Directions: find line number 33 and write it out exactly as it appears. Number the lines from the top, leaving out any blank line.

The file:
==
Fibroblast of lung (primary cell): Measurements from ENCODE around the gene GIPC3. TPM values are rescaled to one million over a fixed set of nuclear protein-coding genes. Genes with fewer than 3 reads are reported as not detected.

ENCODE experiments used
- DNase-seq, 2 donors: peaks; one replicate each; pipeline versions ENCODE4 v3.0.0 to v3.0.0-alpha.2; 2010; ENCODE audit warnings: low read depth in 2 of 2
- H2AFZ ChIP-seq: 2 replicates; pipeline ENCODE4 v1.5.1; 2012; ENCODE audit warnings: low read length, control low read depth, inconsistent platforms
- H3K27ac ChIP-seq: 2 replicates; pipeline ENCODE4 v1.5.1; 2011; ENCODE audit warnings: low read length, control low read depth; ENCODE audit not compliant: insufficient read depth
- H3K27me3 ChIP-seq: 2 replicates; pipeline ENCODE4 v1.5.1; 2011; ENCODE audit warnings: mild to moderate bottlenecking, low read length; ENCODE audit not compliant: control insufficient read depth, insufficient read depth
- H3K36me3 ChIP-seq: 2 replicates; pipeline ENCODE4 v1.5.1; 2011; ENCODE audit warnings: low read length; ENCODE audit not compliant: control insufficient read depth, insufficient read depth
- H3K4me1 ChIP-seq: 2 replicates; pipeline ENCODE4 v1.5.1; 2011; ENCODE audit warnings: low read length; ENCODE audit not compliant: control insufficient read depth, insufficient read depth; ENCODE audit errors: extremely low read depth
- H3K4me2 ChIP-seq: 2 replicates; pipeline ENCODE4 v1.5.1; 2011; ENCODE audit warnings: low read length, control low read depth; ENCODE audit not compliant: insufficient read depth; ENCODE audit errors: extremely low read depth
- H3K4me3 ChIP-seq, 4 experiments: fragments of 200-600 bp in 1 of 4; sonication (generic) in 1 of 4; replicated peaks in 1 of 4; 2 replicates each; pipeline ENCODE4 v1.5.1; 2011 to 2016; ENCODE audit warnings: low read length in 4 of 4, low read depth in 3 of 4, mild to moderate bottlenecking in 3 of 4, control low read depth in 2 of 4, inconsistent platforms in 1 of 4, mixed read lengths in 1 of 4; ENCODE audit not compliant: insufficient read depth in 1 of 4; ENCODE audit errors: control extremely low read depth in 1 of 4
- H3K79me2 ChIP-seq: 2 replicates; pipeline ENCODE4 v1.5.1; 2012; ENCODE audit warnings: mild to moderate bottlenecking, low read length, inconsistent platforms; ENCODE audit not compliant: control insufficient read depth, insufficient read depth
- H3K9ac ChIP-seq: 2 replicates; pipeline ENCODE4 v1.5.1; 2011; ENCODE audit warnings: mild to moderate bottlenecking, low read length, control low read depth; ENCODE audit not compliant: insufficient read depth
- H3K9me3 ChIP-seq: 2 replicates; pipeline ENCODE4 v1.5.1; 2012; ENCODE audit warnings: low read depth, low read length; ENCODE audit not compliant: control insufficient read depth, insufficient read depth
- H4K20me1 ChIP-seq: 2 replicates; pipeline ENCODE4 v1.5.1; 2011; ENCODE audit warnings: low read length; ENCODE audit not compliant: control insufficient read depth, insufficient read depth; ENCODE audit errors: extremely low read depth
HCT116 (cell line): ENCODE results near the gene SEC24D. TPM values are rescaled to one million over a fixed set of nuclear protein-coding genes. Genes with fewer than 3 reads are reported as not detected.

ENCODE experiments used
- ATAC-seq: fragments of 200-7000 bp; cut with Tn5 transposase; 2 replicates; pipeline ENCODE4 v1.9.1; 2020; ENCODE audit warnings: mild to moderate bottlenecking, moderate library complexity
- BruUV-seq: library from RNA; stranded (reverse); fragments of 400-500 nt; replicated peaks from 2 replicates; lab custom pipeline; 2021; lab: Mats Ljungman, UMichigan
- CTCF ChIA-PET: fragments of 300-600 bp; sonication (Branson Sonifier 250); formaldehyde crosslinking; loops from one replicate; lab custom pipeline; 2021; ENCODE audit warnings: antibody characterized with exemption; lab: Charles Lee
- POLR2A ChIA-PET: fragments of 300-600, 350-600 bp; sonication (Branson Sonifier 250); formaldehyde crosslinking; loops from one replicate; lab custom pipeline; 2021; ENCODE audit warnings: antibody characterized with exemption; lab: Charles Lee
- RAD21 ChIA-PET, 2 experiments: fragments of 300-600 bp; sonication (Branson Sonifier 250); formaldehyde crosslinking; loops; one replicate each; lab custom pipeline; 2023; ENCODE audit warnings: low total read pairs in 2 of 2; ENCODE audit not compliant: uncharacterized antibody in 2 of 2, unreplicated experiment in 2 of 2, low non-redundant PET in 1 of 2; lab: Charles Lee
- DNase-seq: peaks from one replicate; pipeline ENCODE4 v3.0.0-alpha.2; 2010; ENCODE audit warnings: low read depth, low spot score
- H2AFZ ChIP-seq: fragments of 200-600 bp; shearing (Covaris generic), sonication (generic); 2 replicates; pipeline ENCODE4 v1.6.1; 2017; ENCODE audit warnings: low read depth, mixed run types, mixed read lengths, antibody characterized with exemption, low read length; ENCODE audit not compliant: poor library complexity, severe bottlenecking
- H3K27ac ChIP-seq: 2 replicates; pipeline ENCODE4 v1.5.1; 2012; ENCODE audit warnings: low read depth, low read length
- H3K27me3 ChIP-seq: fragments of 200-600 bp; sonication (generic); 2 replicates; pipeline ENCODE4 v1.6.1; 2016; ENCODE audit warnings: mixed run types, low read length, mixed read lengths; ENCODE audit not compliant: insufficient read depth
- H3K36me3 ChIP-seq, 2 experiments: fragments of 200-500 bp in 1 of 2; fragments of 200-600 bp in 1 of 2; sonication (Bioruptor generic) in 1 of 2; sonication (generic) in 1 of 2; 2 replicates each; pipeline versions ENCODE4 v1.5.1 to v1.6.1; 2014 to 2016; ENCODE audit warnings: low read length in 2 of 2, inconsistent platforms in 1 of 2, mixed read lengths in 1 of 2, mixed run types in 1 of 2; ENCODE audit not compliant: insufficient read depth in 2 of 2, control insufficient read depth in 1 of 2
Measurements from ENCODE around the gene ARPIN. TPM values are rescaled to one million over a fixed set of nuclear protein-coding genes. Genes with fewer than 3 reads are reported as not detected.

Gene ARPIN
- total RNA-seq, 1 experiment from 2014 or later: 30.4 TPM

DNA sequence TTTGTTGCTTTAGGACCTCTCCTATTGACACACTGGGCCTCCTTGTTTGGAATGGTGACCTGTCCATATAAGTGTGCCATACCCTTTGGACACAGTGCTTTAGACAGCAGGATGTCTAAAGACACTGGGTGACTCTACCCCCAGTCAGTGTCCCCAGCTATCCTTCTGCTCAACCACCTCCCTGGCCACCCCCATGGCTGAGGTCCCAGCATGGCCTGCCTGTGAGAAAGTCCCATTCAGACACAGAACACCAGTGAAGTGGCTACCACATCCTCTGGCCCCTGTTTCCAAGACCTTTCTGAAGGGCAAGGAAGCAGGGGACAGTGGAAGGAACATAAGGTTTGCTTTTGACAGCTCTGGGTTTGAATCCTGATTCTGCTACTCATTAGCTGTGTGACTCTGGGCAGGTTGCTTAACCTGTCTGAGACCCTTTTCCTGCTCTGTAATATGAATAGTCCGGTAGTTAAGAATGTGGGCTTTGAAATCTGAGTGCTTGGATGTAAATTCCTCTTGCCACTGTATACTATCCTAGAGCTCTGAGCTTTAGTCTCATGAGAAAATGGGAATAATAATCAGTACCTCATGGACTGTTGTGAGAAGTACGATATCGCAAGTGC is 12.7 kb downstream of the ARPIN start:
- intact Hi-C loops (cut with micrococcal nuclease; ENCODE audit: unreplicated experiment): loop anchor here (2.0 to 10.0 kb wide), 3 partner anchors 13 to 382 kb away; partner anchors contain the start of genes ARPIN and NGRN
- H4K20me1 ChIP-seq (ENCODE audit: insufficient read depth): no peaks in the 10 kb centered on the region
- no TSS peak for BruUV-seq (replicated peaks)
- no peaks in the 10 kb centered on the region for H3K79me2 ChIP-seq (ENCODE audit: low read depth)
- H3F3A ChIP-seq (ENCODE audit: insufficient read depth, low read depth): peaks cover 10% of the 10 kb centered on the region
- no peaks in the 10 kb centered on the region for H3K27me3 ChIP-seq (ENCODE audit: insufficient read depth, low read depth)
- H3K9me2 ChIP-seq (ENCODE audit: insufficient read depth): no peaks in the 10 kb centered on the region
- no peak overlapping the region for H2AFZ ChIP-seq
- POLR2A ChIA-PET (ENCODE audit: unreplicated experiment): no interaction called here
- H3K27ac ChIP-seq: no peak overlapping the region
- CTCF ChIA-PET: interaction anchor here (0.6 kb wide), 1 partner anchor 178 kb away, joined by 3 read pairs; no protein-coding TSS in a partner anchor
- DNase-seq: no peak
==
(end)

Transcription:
- no TSS peak for BruUV-seq (replicated peaks)